CROW TRIBE ELDER JOE MEDICINE CROW DEAD AT AGE 102 — FOX NEWS — BILLINGS, Mont. – Joseph Medicine Crow, an acclaimed Native American historian and last surviving war chief of Montana’s Crow Tribe, has died. He was 102.
Medicine Crow died Sunday, Bullis Mortuary funeral home director Terry Bullis said. Services will be announced Monday, he said.
A member of the Crow Tribe’s Whistling Water clan, Medicine Crow was raised by his grandparents in a log house in a rural area of the Crow Reservation near Lodge Grass, Montana.
His Crow name was “High Bird,” and he recalled listening as a child to stories about the Battle of Little Bighorn from those who were there, including his grandmother’s brother, White Man Runs Him, a scout for Lt. Col. George Armstrong Custer.
VETERAN WHO WAS DENIED VA BENEFITS HAS DIED — AZ FAMILY — There has been a devastating development in a story we first reported a month ago.
Army veteran John Marshall was fighting terminal cancer while at the same time, fighting the Phoenix VA for service-related benefits for his time served. Sadly, Marshall died this week. He was only 31 years old.
Marshall left his hospital bed to share one of his dying wishes back in late February. “I just want the benefits for my family and for the kids and that’s why I’m doing this so it’s very tough,” he said.
Sadly, the husband and father of two young children lost his battle with soft tissue sarcoma on Tuesday night. He was still waiting to be granted benefits from the VA healthcare system.
SEPARATING MYTH FROM FACT AT THE VA — THE HILL — Hardly a day goes by without another headline about problems in the U.S. Department of Veterans Affairs health-care system and the veterans suffering as a result. But in recent weeks, a number of politicians and journalists have downplayed or even denied the need for reforming the VA, instead accusing those calling for change of “manufacturing or vastly exaggerating” its deficiencies.
These denials fly in the face of everything uncovered in the massive wait-list scandal at the VA nearly two years ago, and the tens of thousands of veterans still waiting months for care.
VETERAN RETURNS TO COCKPIT 75 YEARS AFTER WWII — KSAT — SAN ANTONIO – Six veterans from World War II, the Korean and the Vietnam war flew aboard a military training plane at Stinson Airport on Thursday as guests of the nonprofit Ageless Aviation.
The organization’s founder, Daryl Fisher, is a pilot. He said providing flights for vets aboard his old military training plane, a Boeing Stearman biplane, is his way of giving back.
“The folks that we fly, in their 80s and 90s, they’ve given so much to us, and it’s taught me an incredibly deep appreciation for the sacrifice and service that everybody of that generation has given to us,” Fisher said.
One of Thursday’s veterans was Leo Slief, 91, who trained in a Stearman 75 years ago during World War II. Thursday was the first time he’d flown in since then.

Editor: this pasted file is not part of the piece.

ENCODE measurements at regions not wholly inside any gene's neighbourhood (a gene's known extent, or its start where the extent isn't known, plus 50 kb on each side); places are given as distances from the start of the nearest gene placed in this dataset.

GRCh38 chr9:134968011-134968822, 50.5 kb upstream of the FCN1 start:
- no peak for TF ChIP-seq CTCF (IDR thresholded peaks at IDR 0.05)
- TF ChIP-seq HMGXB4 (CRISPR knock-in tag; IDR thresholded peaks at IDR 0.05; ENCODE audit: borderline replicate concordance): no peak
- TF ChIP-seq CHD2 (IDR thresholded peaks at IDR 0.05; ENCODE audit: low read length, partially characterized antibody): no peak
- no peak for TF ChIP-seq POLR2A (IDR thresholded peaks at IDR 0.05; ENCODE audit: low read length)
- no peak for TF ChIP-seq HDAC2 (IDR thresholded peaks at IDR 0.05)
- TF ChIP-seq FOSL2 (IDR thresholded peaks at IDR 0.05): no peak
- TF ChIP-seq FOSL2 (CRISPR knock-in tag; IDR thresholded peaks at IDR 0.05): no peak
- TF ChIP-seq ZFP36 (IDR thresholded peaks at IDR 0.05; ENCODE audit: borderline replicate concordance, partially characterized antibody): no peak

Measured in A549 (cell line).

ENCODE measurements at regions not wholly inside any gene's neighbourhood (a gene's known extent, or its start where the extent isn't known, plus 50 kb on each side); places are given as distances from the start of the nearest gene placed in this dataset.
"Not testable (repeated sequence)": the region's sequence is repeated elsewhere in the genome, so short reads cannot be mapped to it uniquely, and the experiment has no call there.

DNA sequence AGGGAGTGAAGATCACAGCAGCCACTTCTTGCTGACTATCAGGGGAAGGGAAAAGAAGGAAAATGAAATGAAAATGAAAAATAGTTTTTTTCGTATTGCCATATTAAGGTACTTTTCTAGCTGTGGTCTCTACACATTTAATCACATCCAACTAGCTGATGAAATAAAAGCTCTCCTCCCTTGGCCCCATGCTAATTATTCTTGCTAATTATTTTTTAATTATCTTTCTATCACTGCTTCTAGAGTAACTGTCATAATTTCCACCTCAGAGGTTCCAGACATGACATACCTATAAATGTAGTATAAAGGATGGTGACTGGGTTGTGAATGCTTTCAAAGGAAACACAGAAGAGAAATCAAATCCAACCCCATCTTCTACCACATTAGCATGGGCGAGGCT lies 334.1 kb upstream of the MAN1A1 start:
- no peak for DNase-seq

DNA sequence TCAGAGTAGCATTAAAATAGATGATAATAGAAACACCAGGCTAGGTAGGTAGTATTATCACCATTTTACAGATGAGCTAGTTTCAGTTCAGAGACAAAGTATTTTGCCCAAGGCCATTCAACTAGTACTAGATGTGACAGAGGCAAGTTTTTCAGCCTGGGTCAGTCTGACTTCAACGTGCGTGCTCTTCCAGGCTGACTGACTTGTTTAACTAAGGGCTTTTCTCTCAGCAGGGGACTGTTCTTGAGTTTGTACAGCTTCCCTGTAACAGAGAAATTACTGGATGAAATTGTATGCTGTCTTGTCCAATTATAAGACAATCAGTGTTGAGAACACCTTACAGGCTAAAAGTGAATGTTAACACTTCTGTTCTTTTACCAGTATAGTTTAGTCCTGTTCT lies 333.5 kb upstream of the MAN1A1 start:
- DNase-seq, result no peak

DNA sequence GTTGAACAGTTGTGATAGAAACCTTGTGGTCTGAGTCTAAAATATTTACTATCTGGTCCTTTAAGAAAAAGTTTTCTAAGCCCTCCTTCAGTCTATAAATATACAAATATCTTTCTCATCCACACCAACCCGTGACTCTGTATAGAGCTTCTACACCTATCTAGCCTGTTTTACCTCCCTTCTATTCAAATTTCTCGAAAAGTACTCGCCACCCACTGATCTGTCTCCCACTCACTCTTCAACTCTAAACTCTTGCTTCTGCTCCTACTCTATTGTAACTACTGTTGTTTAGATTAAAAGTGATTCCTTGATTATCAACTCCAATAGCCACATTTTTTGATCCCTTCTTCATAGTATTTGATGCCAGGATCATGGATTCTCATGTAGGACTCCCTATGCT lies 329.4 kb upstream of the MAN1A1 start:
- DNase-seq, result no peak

HIRING OUR HEROES PROGRAM ANNOUNCES TRUCK GIVEAWAY FOR MILITARY VETERANS — OVERDRIVE — To boost the Trucking Transition program for U.S. veterans, the U.S. Chamber of Commerce Foundation’s Hiring our Heroes Program, Kenworth and FASTPORT announced a contest today to give away a fully-loaded T680.
“We’re going to a young veteran driver… who has a tremendous record and really set that young driver off on their own entrepreneurial journey,” said Eric Eversole, president of the Hiring our Heroes program, at the Mid-America Trucking Show in Louisville, Ky. “It’s really a golden ticket for that young driver.”
VA STILL PLAGUED BY PROBLEMS TWO YEARS AFTER SCANDAL — WASHINGTON TIMES — If you thought the Obama administration had put its problems with veterans behind it, think again.
Two years after the scandal emerged over phony waiting lists for patients at the Department of Veterans Affairs facility in Phoenix, the department is still beset with problems ranging from fresh accusations of falsified waiting lists to a system-wide failure to discipline wrongdoing.
“The VA is still struggling with a lack of accountability, an inability to properly manage a budget rapidly approaching $200 billion, and a failure to provide veterans with timely access to care and benefits,” said John Cooper, a spokesman for Concerned Veterans for America. “The VA is broken, and if we want veterans to be assured of a VA that works, we need to systemically reform it.”
RETIRED FUNERAL DIRECTOR ADMITS DEFRAUDING VETERANS ADMINISTRATION — BUFFALO NEWS — A retired funeral director pleaded guilty to submitting fraudulent claims to the Veterans Administration, seeking payment for death benefits that she knew had not been provided to veterans or their families, the U.S. Attorney’s Office announced Friday.
Karen Schlager, 60, of Snyder, was the funeral director at Schlager Funeral Home in Amherst. She submitted fraudulent claims to the Veterans Administration for such items as transportation costs, burial services and funeral costs valued at $13,800, according to Assistant U.S. Attorney MaryEllen Kresse, who handled the case. Details about when this happened were not available.
The charge carries a maximum penalty of five years in prison and a $250,000 fine. Sentencing is scheduled for July 7.